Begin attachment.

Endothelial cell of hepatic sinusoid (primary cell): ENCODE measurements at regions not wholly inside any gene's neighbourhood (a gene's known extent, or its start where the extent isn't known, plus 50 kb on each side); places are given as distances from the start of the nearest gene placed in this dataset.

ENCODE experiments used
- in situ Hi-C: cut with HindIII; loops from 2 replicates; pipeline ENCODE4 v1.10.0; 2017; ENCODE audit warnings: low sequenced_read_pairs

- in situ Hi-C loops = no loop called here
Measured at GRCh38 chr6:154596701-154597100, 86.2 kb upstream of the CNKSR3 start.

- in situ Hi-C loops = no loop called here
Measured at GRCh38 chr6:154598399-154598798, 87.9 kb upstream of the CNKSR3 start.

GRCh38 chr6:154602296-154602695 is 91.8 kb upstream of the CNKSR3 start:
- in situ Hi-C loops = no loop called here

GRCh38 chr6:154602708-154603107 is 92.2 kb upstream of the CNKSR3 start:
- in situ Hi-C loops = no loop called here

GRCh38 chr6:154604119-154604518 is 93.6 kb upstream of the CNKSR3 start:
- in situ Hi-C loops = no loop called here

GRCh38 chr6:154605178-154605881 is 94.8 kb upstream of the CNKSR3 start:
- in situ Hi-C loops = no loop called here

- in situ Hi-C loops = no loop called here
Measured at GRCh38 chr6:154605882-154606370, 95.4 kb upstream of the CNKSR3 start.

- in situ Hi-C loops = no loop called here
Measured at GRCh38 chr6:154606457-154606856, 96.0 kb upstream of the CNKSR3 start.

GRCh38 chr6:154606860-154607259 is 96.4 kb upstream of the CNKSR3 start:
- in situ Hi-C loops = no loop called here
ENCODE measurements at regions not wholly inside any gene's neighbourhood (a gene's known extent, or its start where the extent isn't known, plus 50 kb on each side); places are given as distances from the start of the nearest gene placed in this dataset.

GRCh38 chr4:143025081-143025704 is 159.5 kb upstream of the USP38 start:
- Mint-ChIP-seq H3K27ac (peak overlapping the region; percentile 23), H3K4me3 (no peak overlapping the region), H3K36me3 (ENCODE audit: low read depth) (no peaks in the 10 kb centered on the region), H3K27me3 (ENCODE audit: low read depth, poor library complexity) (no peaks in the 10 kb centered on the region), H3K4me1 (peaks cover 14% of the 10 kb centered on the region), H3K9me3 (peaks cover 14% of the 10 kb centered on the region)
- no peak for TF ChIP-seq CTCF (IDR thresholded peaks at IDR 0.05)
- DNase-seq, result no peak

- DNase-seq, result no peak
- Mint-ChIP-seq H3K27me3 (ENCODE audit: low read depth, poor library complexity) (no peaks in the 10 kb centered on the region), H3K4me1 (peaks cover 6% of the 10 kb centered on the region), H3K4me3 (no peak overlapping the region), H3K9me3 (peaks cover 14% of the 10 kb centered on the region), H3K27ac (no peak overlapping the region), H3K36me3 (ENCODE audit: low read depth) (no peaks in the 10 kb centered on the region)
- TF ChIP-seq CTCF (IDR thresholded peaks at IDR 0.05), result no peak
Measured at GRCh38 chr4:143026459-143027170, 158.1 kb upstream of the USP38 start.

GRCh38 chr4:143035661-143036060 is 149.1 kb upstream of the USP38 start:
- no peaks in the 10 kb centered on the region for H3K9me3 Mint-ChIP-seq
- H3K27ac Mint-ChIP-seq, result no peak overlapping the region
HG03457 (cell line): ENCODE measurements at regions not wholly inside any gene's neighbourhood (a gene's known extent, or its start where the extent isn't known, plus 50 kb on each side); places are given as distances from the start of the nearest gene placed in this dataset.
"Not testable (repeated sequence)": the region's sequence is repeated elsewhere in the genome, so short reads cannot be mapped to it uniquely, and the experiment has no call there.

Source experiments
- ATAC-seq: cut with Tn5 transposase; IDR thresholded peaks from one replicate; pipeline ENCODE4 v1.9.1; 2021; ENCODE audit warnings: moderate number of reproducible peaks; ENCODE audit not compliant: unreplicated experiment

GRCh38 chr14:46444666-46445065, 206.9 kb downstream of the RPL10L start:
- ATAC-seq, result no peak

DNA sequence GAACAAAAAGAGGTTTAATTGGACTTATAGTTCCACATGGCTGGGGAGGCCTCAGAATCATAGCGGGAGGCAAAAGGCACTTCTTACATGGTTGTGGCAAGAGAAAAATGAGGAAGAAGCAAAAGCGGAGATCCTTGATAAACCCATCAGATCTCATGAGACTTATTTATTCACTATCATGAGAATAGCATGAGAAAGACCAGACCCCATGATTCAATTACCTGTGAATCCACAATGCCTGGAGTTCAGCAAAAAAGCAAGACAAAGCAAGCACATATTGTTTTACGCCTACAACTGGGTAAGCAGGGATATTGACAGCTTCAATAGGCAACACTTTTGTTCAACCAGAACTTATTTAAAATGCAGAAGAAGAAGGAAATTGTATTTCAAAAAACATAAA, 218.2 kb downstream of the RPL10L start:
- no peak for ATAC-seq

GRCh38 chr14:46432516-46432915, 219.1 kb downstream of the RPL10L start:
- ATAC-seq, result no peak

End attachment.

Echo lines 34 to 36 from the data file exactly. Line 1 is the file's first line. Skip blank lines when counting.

HG03457 (cell line): ENCODE measurements at regions not wholly inside any gene's neighbourhood (a gene's known extent, or its start where the extent isn't known, plus 50 kb on each side); places are given as distances from the start of the nearest gene placed in this dataset.
"Not testable (repeated sequence)": the region's sequence is repeated elsewhere in the genome, so short reads cannot be mapped to it uniquely, and the experiment has no call there.

Source experiments